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Fitting In: Real methods in anthropology

By Jolynna Sinanan, on 20 May 2014

By Elisabetta Costa, Nell Haynes, Tom McDonald, Daniel Miller, Razvan Nicolescu, Jolynna Sinanan, Juliano Spyer, Shriram Venkatraman, and Xin Yuan Wang

Qzone profile by Amber Wang

Qzone profile by Amber Wang

Most disciplines have formal methods for collecting data. By contrast the critical issue for ethnography is the task of transforming ourselves into the kind of person we need to be in order to conduct successful fieldwork. Someone people in the area feel comfortable with, would wish to make friends with and have confidence in. Since our method is in essence the cultivation of good relationships with our informants. Each of us has had to learn this sensitivity to the field and often change their appearance and behaviour accordingly.

For example Shriram found that when he started his fieldwork in South India he wore a t shirt and jeans. Practically no one would speak to him. But when he tried to go to the other extreme and conduct fieldwork wearing a formal shirt and trousers, he found that most people thought he was trying to sell them something. In one case after patiently explaining to a school the nature of our project and the research he would like to conduct the school teacher apologised but said firmly that the school was not really interesting in purchasing this `anthropology.’ Eventually he took further measures. He pierced both his ears and started wearing hand spun kurtas and `intellectual wear’ to clearly position himself as an academic. After which the fieldwork went just fine.

Juliano has found his fieldsite to be a split between evangelical Christians and others, and he needed neither to look like a `person of God’ or `person of the world’ so instead of dressing like either of these, he went for a European look that managed to be a neutral ‘gringo’ look that meant he could talk with people from both sides. Jolynna, by contrast had to take off most of her clothes, and adorn Carnival costume before those associated with the creation of Carnival camp that she wanted to study would speak to her. Elisa found that she had to shave her legs and underarms more carefully than usual since even to show a single hair where the legs or arms are not covered could be seen as shameful in this part of Turkey. She also found she had to keep the house immaculately clean.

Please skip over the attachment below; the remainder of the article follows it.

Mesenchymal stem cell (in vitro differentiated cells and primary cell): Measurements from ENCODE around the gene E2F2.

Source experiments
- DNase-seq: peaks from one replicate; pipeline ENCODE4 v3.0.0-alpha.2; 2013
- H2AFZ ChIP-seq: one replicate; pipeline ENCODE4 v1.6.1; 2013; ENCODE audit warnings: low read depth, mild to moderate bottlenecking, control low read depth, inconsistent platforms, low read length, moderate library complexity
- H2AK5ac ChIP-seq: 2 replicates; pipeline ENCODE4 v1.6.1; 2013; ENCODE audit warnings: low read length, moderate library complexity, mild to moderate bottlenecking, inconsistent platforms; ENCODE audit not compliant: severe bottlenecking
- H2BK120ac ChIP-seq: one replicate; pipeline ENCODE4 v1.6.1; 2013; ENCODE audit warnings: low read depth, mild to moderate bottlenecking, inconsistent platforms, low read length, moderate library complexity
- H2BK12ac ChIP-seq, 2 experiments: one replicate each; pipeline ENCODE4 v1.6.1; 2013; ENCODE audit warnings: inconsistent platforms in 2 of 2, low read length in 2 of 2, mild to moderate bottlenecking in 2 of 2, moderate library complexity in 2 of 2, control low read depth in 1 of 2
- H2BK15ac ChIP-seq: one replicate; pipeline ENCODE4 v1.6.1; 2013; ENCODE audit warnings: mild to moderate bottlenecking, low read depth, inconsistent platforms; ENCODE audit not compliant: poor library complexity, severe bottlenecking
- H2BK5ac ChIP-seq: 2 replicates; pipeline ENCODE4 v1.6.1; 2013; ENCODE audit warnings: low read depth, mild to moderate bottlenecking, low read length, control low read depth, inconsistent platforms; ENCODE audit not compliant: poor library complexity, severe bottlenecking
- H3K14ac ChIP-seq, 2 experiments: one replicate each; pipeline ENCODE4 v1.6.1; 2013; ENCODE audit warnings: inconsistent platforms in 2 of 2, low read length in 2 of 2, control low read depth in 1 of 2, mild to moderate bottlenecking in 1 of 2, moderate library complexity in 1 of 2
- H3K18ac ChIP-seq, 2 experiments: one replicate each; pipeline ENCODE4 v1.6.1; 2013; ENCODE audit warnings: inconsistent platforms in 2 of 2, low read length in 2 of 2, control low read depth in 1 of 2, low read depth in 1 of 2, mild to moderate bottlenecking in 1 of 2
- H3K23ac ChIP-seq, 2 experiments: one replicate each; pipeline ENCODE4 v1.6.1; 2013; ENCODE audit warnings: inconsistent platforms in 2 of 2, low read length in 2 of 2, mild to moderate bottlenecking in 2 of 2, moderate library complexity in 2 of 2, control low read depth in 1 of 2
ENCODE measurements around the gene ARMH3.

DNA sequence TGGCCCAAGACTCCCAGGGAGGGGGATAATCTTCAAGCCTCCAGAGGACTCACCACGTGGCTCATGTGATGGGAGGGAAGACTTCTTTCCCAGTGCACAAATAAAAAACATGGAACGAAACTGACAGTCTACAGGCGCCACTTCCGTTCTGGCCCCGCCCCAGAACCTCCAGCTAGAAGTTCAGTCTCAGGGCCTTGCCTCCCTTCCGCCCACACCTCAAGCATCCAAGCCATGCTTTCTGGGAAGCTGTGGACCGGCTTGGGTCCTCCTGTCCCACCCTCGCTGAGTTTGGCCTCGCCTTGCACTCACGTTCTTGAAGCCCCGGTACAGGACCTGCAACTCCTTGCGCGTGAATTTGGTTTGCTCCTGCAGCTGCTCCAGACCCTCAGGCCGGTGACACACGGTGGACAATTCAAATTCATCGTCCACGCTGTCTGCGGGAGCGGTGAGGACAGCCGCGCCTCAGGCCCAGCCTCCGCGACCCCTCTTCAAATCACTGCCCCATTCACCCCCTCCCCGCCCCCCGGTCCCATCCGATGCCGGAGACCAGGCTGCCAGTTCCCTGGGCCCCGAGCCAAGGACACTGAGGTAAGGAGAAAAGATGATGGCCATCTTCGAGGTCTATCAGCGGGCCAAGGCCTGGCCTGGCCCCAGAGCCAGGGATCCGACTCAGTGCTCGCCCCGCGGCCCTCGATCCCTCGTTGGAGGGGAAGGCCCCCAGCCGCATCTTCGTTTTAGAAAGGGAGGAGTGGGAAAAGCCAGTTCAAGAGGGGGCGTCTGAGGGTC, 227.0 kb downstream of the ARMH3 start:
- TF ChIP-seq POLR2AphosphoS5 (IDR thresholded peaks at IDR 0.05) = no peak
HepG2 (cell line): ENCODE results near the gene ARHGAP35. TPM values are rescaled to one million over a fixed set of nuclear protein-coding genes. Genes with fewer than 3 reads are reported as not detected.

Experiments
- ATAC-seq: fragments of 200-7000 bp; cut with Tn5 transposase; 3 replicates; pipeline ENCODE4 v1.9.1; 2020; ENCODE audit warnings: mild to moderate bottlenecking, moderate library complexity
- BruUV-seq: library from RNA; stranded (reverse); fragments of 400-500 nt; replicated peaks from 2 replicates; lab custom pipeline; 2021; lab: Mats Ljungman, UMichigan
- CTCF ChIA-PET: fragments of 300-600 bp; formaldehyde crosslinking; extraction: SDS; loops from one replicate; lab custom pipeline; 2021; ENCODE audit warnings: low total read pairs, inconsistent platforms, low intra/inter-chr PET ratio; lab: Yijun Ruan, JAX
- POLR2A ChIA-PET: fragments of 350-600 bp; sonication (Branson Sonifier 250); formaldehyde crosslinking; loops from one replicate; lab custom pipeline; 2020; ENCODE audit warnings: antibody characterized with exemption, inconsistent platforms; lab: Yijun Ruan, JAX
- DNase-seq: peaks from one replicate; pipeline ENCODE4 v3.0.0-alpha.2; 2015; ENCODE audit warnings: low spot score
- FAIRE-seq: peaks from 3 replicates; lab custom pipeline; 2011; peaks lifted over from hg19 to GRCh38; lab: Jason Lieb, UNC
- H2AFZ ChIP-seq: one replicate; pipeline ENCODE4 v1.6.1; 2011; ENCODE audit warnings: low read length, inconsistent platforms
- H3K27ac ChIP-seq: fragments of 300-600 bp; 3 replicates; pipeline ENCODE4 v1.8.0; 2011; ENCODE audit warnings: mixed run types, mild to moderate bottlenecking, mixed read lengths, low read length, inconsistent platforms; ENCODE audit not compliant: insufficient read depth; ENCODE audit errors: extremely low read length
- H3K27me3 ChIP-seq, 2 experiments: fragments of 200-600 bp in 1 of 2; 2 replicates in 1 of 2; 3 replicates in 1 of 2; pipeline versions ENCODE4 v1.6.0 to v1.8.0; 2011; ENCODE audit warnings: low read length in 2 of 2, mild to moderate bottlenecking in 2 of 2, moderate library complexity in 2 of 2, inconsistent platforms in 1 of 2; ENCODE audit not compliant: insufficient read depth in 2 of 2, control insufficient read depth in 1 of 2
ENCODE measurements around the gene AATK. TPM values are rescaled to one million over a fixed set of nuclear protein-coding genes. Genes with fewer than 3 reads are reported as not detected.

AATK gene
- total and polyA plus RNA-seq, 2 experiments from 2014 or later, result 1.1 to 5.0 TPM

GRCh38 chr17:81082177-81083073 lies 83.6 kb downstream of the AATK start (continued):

Jolynna Sinanan modelling Carnival costumes. image by Cassie Quarless

Jolynna Sinanan modelling Carnival costumes. image by Cassie Quarless

Tom suffered from the quantity of strong alcohol he was expected to drink in local ‘feasts’ since that was the basis of male solidarity and commensality in the village where he lived. Danny found that he had to retreat from the more participatory nature of ethnography to more formal interviews since that was what people in England seemed to expect of him. On the other hand when looking at the subsequent interviews he didn’t find that the teenagers he worked with at schools had talked to him any differently as a middle aged man that to his colleague Ciara Green who is young woman, so the assumption that he should, for example, talk to boys and her to girls, turned out to be an unwarranted `strategy’. Nell got censored for drinking straight rum without a mixer, but also suffered considerable sunburn from having to hang out for long periods outside in the North Chile sun. Xin Yuan found that she had to dispense with the clothes she normally wears and adopt the bright patterns preferred by local people. Finally Razvan found he had to shift his behaviour and demeanour between four groups he was encountering: the students, the professionals, the friends and those for him his being a husband seemed most appropriate.

Elisabetta Costa in local headscarf

Elisabetta Costa in local headscarf

The other area of sensitivity which proved very variable was how we managed our own Facebook/QQ profiles. For example Jolynna at first tried to follow Danny’s advice and adopted a very neutral passive profile in Trinidad. She soon found this was entirely inappropriate and had to replace it with a very active one in which she posts frequently in order to make people comfortable, while, by contrast, the same strategy was correct for our English site where we post nothing at all in order to affirm that this sites exists solely for the purpose of research. Xin Yuan in the meantime blinged up her QQ profile with music and colour but also postings about her life in England in order to make herself look more interesting.

All of which confirms a basic premise of anthropology that methods are not things you start with. Rather it is only when you have learnt about the nature and preferences of the particular populations you are now living with that you can also determine what are the most appropriate ways of interacting with them and at least try to conform to their expectations.